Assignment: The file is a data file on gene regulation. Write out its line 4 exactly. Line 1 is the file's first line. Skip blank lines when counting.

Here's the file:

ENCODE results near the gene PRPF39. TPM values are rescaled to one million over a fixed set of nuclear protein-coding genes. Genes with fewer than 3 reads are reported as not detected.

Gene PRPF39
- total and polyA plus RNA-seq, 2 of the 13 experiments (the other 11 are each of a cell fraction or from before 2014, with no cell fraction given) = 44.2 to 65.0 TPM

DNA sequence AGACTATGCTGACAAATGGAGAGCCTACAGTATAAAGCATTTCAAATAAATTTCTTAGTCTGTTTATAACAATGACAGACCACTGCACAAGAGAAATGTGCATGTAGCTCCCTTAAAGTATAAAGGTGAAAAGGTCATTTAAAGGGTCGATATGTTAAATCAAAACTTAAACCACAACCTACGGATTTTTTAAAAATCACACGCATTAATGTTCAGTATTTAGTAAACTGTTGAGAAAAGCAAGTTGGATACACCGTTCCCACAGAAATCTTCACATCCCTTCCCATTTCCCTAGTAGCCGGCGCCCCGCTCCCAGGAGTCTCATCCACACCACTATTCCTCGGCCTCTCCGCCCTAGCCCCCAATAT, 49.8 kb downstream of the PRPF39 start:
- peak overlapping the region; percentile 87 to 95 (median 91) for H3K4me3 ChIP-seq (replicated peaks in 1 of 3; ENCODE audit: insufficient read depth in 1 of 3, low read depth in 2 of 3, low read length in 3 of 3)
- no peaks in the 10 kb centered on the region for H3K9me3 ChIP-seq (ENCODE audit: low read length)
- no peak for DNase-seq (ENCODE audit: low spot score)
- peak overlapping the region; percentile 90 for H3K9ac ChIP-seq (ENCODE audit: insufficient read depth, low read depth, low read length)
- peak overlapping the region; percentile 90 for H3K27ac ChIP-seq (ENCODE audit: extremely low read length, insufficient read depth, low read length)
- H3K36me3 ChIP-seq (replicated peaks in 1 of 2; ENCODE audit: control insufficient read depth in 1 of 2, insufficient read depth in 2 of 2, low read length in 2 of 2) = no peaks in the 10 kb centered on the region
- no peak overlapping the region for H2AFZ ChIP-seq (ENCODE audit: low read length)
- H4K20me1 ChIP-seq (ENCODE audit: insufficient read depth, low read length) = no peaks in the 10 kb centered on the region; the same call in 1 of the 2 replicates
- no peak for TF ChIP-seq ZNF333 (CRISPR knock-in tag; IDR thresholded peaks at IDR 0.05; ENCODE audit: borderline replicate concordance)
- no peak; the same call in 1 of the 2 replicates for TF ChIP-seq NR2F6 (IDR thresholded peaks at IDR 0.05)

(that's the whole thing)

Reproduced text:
DNA sequence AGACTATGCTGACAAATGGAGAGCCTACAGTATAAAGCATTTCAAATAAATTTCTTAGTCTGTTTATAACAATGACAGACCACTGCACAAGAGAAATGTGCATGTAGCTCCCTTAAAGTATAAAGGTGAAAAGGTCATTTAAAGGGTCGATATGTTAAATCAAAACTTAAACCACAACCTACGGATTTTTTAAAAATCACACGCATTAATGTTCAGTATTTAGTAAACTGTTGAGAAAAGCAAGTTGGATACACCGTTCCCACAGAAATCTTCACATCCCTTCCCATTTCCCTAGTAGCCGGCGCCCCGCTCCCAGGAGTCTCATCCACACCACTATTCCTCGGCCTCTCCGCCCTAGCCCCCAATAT, 49.8 kb downstream of the PRPF39 start: